What Constitutes a State?
Students examine the differences between various state constitutions in the United States. Then, using their own
Territory and Statehood of Iowa
Fifth graders recognize the steps to create a territory, a district and a state. In this Iowa instructional activity, 5th graders discuss the three capitals and their importance. Students recognize the key people in the development of Iowa. Students research the Mississippi River and how the territories were formed. students answer critical thinking questions.
Arkansas is Our State: Differentiating Between a State and a Country
An ambitious geography lesson is geared toward kindergartners. They discover what the differences are between states and countries. They look at maps of Arkansas, and learn what the shapes and lines mean. Additionally, they create a State of Arkansas necklace to finish things up. Everything you need to implement the lesson is included in this fine plan.
War of 1812 in the Old Northwest Territory
Learners write 1-4 sentence answers to the Time Travel worksheet (available online). They design period costumes, orally present their perspectives to the rest of the class, and explain why this war played an important role in the expansion of the United States.
N is for Natural State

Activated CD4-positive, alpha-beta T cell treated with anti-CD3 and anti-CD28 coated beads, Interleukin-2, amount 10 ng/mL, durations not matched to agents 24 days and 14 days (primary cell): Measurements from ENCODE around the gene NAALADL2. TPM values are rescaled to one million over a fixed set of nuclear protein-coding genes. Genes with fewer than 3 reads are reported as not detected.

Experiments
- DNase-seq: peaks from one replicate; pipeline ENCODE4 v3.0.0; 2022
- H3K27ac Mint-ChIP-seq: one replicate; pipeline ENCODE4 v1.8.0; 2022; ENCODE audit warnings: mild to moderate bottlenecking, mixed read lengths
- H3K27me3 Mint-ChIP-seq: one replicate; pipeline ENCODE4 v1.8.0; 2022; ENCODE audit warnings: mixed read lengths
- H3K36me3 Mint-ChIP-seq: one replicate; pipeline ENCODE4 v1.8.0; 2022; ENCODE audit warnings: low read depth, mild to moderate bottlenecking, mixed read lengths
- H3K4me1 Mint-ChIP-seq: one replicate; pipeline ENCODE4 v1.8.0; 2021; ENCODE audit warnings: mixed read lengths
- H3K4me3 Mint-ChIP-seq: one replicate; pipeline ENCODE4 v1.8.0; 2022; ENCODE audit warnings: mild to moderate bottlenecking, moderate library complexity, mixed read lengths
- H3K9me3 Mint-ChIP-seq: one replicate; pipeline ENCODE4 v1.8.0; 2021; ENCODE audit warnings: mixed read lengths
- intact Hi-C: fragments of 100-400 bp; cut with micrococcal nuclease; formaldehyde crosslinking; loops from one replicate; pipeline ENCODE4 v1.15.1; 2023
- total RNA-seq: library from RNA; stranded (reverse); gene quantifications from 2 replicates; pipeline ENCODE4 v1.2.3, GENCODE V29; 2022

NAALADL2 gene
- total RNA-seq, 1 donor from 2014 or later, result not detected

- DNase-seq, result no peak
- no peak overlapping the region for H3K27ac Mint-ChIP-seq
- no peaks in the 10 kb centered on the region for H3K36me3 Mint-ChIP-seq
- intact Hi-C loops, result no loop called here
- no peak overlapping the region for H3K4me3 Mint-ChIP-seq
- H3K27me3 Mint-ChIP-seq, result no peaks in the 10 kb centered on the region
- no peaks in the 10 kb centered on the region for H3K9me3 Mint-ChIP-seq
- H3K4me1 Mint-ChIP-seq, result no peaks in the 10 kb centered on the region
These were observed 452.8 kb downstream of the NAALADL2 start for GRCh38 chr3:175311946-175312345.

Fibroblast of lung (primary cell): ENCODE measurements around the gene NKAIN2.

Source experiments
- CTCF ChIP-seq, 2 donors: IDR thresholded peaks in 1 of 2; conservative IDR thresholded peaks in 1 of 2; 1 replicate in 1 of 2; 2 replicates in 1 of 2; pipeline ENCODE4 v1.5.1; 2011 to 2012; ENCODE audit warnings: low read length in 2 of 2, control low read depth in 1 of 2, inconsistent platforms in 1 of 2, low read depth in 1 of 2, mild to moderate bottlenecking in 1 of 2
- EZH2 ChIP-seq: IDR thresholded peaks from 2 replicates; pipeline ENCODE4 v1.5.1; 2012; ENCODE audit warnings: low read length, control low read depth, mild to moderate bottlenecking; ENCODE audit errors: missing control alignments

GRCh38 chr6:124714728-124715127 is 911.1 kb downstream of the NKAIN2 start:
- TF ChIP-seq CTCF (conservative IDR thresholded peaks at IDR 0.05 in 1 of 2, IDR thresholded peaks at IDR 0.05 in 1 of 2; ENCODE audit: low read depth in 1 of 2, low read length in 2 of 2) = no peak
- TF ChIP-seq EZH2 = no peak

For any pupils who live in the state of Arkansas, this would be a fabulous educational experience to help them get to know their state better. Through the use of activities in literature, art, mathematics, science, social studies, and technology, third and fourth graders study the great natural resources and open spaces of the state of Arkansas.
The Rise of Railroads
Third graders research the rise of railroads through American history. In this history of railroads lessons, 3rd graders participate in a discussion of background information about railroads. They research the history of railroads in the United States and use the information, which they collect on a worksheet, to write a research report.
Photography and the National Park Service
During the 1800s the United States was expanding westward; land was there for the taking. Kids explore how some early photographers used their photography to influenced the US Congress to save areas like Mirror Lake. They complete a journal reflection, participate in a class discussion, and analyze three photographs from the period.